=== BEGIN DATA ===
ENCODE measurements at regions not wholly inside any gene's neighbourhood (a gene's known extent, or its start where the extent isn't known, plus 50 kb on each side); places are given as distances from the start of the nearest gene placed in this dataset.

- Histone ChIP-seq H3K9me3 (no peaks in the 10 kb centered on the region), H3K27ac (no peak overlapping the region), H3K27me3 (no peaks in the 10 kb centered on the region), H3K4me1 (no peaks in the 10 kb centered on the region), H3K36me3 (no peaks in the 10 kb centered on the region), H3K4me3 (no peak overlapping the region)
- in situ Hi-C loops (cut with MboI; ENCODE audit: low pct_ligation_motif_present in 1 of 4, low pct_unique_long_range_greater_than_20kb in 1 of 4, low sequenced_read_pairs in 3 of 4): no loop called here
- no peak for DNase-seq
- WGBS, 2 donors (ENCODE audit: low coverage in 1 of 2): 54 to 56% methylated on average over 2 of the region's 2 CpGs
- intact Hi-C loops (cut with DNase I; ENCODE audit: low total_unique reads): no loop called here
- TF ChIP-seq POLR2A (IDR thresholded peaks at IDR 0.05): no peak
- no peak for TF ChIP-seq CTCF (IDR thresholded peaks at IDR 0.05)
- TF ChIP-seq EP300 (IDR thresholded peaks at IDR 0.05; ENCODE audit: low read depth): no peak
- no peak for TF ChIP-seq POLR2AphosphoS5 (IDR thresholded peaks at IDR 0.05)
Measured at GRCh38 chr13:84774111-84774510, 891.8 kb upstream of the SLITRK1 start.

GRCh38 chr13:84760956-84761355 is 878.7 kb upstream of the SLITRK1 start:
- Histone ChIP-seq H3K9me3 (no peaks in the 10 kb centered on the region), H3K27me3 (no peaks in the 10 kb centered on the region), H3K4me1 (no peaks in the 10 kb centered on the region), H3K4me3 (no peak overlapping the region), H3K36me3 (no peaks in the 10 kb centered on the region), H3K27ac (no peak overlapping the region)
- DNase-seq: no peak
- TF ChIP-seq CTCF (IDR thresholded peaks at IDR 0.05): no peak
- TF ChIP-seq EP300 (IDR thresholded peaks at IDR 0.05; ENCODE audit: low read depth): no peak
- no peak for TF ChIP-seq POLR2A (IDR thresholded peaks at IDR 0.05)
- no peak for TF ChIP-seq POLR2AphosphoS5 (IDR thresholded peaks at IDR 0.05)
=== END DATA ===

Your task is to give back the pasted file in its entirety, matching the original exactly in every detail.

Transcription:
ENCODE measurements at regions not wholly inside any gene's neighbourhood (a gene's known extent, or its start where the extent isn't known, plus 50 kb on each side); places are given as distances from the start of the nearest gene placed in this dataset.

- Histone ChIP-seq H3K9me3 (no peaks in the 10 kb centered on the region), H3K27ac (no peak overlapping the region), H3K27me3 (no peaks in the 10 kb centered on the region), H3K4me1 (no peaks in the 10 kb centered on the region), H3K36me3 (no peaks in the 10 kb centered on the region), H3K4me3 (no peak overlapping the region)
- in situ Hi-C loops (cut with MboI; ENCODE audit: low pct_ligation_motif_present in 1 of 4, low pct_unique_long_range_greater_than_20kb in 1 of 4, low sequenced_read_pairs in 3 of 4): no loop called here
- no peak for DNase-seq
- WGBS, 2 donors (ENCODE audit: low coverage in 1 of 2): 54 to 56% methylated on average over 2 of the region's 2 CpGs
- intact Hi-C loops (cut with DNase I; ENCODE audit: low total_unique reads): no loop called here
- TF ChIP-seq POLR2A (IDR thresholded peaks at IDR 0.05): no peak
- no peak for TF ChIP-seq CTCF (IDR thresholded peaks at IDR 0.05)
- TF ChIP-seq EP300 (IDR thresholded peaks at IDR 0.05; ENCODE audit: low read depth): no peak
- no peak for TF ChIP-seq POLR2AphosphoS5 (IDR thresholded peaks at IDR 0.05)
Measured at GRCh38 chr13:84774111-84774510, 891.8 kb upstream of the SLITRK1 start.

GRCh38 chr13:84760956-84761355 is 878.7 kb upstream of the SLITRK1 start:
- Histone ChIP-seq H3K9me3 (no peaks in the 10 kb centered on the region), H3K27me3 (no peaks in the 10 kb centered on the region), H3K4me1 (no peaks in the 10 kb centered on the region), H3K4me3 (no peak overlapping the region), H3K36me3 (no peaks in the 10 kb centered on the region), H3K27ac (no peak overlapping the region)
- DNase-seq: no peak
- TF ChIP-seq CTCF (IDR thresholded peaks at IDR 0.05): no peak
- TF ChIP-seq EP300 (IDR thresholded peaks at IDR 0.05; ENCODE audit: low read depth): no peak
- no peak for TF ChIP-seq POLR2A (IDR thresholded peaks at IDR 0.05)
- no peak for TF ChIP-seq POLR2AphosphoS5 (IDR thresholded peaks at IDR 0.05)